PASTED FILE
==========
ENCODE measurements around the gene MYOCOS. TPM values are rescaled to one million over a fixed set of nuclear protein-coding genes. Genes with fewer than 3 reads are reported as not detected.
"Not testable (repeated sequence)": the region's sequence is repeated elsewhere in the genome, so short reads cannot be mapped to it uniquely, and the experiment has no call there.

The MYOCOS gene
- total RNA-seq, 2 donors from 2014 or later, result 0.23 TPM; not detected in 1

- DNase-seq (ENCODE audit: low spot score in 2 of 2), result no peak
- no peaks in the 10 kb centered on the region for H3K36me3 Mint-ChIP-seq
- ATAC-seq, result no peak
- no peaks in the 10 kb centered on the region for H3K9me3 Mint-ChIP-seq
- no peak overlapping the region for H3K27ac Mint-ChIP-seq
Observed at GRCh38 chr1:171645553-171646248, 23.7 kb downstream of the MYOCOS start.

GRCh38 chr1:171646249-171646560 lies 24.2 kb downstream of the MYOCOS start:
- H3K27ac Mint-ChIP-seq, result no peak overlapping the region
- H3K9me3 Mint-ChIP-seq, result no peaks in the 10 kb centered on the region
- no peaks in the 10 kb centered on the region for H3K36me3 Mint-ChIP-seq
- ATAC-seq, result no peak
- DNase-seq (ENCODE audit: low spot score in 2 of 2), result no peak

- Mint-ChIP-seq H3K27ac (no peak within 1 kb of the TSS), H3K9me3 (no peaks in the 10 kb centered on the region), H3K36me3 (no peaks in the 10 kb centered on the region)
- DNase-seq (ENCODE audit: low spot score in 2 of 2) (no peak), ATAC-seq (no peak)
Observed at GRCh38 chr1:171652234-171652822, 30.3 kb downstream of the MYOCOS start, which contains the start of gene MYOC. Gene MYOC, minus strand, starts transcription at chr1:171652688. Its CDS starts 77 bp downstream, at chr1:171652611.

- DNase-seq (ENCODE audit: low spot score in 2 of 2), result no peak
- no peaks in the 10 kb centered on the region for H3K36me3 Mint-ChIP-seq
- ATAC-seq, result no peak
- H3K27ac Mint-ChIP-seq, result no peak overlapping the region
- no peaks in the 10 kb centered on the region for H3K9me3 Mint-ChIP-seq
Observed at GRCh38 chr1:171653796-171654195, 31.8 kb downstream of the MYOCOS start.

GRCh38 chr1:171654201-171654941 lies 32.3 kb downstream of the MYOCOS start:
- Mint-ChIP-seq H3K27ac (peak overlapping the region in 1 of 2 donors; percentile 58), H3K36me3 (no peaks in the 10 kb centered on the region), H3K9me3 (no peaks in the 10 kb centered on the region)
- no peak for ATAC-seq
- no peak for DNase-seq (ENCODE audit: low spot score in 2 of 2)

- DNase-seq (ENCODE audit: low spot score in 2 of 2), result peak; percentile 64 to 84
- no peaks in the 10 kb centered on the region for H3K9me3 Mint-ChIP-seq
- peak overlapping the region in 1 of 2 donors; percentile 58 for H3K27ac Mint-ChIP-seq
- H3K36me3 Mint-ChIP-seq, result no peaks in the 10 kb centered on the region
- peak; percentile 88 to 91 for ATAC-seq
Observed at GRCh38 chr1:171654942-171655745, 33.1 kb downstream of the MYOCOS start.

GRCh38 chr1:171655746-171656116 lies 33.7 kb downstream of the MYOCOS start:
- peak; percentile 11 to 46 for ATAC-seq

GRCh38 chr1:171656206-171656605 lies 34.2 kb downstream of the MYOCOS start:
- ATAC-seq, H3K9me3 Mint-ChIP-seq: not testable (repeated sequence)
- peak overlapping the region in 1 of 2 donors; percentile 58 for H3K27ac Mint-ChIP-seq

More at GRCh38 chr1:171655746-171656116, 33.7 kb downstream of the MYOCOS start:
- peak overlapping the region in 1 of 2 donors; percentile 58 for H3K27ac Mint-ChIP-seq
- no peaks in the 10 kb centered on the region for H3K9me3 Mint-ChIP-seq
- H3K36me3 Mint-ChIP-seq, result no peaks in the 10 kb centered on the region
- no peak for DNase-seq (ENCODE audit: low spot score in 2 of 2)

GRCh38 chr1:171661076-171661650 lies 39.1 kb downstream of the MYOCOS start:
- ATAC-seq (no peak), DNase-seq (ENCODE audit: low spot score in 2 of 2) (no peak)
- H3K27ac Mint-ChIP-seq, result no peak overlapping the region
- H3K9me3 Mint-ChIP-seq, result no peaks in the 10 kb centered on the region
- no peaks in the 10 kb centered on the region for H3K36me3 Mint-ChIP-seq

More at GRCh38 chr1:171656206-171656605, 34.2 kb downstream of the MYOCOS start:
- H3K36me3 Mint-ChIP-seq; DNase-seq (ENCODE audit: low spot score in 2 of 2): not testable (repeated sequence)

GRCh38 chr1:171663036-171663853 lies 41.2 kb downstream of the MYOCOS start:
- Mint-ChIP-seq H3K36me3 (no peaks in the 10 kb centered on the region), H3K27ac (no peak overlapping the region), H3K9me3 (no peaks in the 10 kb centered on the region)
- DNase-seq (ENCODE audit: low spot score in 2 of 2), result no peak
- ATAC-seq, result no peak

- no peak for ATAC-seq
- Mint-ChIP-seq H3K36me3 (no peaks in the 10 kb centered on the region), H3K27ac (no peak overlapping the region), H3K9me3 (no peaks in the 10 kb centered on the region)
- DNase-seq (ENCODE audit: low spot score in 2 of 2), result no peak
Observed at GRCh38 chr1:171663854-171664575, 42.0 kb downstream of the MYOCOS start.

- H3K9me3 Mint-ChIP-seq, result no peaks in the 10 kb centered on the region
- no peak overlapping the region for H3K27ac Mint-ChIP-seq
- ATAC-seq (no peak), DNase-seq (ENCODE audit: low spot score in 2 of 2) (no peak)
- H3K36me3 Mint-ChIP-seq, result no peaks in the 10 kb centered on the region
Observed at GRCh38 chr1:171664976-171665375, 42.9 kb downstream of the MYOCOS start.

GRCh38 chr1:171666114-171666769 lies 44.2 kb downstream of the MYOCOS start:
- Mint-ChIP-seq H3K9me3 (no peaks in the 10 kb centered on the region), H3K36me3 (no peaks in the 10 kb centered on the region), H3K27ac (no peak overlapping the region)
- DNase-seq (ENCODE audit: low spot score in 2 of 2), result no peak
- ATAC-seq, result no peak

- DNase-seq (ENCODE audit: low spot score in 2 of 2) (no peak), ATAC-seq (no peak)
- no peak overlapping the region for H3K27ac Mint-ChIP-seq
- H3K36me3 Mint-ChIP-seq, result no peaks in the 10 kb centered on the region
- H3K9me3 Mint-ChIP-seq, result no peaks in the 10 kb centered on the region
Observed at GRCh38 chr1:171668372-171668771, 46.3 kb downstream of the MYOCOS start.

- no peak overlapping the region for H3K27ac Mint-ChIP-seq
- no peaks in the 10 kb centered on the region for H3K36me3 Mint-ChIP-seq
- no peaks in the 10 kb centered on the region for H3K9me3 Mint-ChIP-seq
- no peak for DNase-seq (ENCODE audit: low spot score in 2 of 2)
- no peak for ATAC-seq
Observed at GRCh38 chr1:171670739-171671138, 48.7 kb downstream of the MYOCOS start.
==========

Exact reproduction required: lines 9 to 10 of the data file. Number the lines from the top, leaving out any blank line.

- no peak overlapping the region for H3K27ac Mint-ChIP-seq
Observed at GRCh38 chr1:171645553-171646248, 23.7 kb downstream of the MYOCOS start.